We have a spectacular new addition to our showroom – ‘Dancing Blocks’ 2019, a series of 12 framed collages by London based artist Hormazd Narielwalla.
The meticulously constructed collages of London-based artist Hormazd Narielwalla are sites of tense alignments between opposing forces where order meets disorder, stillness meets movement, and colour meets the monochrome. His process of appropriating long discarded, vintage sewing patterns and applying to them collaged forms of coloured handmade papers resuscitates arcane maps of the human body into startling abstract rhythms of positive and negative spaces. His career as an artist began during his Masters in Fashion Design, which led him to research bespoke tailoring at the atelier of Dege and Skinner, London, one of the oldest firms on Savile Row. During this time he learnt that the tailor would shred the patterns of customers who had passed away. This had a profound effect, and prompted him to respond to them by creating pictures and sculptures.
For this new work, Narielwalla has focused his research onto the movement of dancers and the influence the medium of dance has had on 20th century artists such as Picasso, Picabia and Bacon. Within contemporary dance of the Contact Improvisation school, choreographer Steve Paxton proposes that dancers “meditate upon the physical laws relating to their masses: gravity, momentum, inertia, and friction. They do not strive to achieve results, but rather, to meet the constantly changing physical reality with appropriate placement and energy.”
We caught up with Hormazd to talk about what inspires him.
What artists/artist inspired you most when you were growing up?
I’ve always had a fascination with Frida Kahlo. I can relate to her a lot because of my back injury, although hers was worse than mine. Also, we both have a monobrow! My other influences include Matisse, Brazilian artist Lygia Pape, William Kentridge and Picasso is a big reference point. I looked at a lot of magazines, growing up in India in the 80’s my point of research always had to be from there.
Where do you find inspiration for your work in London?
I’m always looking for colour combinations wherever I’m going. Fabric stores in Soho, fashion couture on Bond Street and of course interiors. The best places are commercial galleries, I think they get forgotten. I love watching people, it’s probably what I’ll be doing next, as it’s always so interesting in London. From quirky hispters to elegant Bond Street women. There is a place for every tribe in London – that’s why I’m here. Paris, for example, doesn’t have that same pulse. London is so multicultural. From a foreigners perspective, if you love English culture exclusively then you will have a hard time living in London.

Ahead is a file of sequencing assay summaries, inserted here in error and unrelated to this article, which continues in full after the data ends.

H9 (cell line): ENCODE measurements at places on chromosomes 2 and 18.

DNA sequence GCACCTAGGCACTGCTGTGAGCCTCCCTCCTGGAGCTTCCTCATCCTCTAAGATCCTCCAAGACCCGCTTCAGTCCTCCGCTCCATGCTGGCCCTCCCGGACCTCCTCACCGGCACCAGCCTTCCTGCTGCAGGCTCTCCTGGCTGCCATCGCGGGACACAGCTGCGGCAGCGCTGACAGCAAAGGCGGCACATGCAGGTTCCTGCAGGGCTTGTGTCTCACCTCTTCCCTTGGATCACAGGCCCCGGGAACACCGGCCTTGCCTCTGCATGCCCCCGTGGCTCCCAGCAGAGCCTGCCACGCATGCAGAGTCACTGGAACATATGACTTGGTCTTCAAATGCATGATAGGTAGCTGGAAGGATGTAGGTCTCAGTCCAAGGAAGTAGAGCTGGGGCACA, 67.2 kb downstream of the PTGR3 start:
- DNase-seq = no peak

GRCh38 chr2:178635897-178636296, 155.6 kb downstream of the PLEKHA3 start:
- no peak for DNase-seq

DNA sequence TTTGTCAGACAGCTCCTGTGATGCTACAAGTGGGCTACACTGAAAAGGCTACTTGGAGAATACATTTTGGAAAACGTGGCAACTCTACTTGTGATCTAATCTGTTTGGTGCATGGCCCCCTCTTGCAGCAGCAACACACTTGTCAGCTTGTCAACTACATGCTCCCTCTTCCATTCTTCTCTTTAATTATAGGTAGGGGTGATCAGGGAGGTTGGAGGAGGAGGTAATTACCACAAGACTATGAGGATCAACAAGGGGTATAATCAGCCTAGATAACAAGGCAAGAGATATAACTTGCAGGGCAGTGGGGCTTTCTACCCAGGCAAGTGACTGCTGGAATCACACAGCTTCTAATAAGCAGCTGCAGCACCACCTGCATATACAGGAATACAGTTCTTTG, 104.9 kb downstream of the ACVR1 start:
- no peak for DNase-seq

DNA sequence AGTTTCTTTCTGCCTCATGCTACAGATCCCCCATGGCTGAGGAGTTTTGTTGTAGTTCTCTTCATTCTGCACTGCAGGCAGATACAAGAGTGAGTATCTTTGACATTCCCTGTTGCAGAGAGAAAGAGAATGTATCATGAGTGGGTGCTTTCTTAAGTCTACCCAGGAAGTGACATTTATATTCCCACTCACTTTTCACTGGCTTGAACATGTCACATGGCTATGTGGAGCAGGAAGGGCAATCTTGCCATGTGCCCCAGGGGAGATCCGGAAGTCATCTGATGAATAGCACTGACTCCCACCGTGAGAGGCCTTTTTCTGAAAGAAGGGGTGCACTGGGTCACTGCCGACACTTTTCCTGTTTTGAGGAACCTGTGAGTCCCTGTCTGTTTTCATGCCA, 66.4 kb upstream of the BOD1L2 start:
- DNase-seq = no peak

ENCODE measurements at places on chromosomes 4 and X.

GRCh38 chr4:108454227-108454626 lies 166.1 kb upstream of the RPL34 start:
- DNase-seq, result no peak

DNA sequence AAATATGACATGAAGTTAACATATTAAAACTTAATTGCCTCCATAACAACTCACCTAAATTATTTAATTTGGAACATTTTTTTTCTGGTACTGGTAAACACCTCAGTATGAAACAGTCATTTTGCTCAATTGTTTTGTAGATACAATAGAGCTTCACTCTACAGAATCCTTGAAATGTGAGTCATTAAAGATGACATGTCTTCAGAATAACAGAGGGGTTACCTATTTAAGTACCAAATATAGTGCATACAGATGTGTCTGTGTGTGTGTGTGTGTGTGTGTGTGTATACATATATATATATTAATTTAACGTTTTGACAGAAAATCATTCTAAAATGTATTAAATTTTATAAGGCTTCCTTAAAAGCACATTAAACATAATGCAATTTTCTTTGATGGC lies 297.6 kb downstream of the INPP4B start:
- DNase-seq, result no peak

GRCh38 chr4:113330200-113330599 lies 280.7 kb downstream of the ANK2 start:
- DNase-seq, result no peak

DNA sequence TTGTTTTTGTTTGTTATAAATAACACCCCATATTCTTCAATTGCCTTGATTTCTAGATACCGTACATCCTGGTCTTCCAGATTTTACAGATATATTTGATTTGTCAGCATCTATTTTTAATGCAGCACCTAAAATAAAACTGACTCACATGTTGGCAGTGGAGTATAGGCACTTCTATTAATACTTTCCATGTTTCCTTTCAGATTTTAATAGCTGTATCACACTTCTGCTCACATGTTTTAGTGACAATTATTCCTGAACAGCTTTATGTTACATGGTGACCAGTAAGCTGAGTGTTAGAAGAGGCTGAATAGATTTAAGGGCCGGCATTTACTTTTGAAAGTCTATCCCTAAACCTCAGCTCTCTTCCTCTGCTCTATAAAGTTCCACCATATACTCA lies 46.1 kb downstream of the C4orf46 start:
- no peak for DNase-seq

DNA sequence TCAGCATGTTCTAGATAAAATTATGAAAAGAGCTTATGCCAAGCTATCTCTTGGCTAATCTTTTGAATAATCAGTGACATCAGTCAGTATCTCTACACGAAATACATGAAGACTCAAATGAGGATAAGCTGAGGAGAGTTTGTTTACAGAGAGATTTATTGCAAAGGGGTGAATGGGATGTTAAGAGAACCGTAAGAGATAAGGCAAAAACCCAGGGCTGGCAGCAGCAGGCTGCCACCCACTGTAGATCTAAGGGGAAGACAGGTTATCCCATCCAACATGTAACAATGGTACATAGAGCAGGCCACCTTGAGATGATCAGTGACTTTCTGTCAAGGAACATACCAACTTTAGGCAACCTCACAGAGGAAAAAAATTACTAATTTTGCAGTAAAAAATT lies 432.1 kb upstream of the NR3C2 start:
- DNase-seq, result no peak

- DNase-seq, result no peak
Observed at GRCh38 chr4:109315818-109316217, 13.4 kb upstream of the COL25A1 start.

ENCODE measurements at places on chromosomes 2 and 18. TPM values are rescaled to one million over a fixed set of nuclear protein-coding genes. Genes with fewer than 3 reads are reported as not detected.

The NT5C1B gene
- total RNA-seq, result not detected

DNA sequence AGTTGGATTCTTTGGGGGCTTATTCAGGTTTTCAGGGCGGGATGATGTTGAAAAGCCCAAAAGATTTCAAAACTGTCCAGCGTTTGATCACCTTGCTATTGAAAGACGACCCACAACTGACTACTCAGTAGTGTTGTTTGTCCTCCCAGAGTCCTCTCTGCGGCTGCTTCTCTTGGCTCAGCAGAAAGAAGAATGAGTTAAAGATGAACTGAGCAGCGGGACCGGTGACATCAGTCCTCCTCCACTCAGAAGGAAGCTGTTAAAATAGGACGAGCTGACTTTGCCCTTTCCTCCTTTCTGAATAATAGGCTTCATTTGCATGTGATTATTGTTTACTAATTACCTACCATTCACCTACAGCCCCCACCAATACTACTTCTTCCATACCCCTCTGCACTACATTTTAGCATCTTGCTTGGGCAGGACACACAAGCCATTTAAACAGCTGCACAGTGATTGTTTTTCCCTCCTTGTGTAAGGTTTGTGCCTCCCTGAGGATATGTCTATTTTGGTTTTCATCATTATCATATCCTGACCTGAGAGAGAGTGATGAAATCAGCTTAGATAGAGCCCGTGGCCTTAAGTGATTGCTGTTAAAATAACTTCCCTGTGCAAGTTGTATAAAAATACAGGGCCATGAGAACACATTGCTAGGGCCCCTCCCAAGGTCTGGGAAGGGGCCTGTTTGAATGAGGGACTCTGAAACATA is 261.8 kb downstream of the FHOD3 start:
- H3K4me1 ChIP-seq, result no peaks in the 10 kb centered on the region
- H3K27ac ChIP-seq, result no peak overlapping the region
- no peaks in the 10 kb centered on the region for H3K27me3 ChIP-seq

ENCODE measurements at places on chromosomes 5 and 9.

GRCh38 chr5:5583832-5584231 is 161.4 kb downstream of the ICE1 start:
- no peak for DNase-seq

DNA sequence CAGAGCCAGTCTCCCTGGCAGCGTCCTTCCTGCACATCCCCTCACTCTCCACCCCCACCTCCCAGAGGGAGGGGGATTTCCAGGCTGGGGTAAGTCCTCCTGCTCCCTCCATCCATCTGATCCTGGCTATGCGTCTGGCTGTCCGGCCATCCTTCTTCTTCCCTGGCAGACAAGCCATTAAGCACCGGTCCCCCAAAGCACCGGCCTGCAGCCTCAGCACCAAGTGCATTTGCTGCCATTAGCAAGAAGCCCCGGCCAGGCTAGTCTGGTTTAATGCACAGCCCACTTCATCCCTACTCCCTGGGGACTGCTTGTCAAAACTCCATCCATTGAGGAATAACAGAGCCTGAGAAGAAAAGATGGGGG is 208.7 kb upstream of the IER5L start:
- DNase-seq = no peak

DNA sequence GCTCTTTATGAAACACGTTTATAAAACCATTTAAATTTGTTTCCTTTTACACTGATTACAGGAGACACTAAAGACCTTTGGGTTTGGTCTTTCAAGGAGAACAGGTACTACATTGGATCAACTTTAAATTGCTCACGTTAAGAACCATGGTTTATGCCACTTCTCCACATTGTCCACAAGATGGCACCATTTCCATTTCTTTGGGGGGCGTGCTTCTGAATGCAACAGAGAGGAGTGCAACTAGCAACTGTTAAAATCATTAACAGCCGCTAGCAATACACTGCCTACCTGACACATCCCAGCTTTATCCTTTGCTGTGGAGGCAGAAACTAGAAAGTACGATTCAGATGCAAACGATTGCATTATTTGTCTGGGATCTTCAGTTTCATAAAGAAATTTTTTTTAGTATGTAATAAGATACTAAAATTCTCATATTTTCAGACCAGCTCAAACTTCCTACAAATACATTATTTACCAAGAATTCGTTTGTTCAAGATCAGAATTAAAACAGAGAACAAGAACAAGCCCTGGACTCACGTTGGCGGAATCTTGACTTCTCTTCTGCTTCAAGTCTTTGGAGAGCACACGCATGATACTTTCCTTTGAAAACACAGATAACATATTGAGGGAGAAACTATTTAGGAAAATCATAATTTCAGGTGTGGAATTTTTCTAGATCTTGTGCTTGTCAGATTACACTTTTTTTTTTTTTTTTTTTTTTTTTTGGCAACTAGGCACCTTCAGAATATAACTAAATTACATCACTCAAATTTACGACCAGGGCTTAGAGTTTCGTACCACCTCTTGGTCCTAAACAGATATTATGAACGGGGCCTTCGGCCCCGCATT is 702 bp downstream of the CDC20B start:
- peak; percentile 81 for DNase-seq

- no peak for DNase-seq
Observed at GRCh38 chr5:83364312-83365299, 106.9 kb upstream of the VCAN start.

Which cities or places in the world are you most at home?
London is the place I feel most at home, as I have made it my home. The other English city I love to visit is York. Internationally I really love Barcelona, we found it the most exciting city as travellers, but nothing replaces the feeling of coming back to London.
You use colour a lot in your work, can you describe why it is so important to you?
Certain things became part of your DNA, and in India you have to learn to adopt colour into your life. You are always bombarded by colour. I use colours from my history in a conceptual way, and I get an intuitive feeling – if it feels right I just follow my instinct. I look at the Cavalli and see a lot of natural prints – animal, storms, pebbles… he is clearly looking at his experiences in Brazil and Africa. He clearly has a love for pattern
How would you describe the interior style?
I love Mid-Century Modern, with a hint of opulence and colour.
To veiw Dancing Blocks visit our showroom, located at 387 Kings Road, SW10 0LR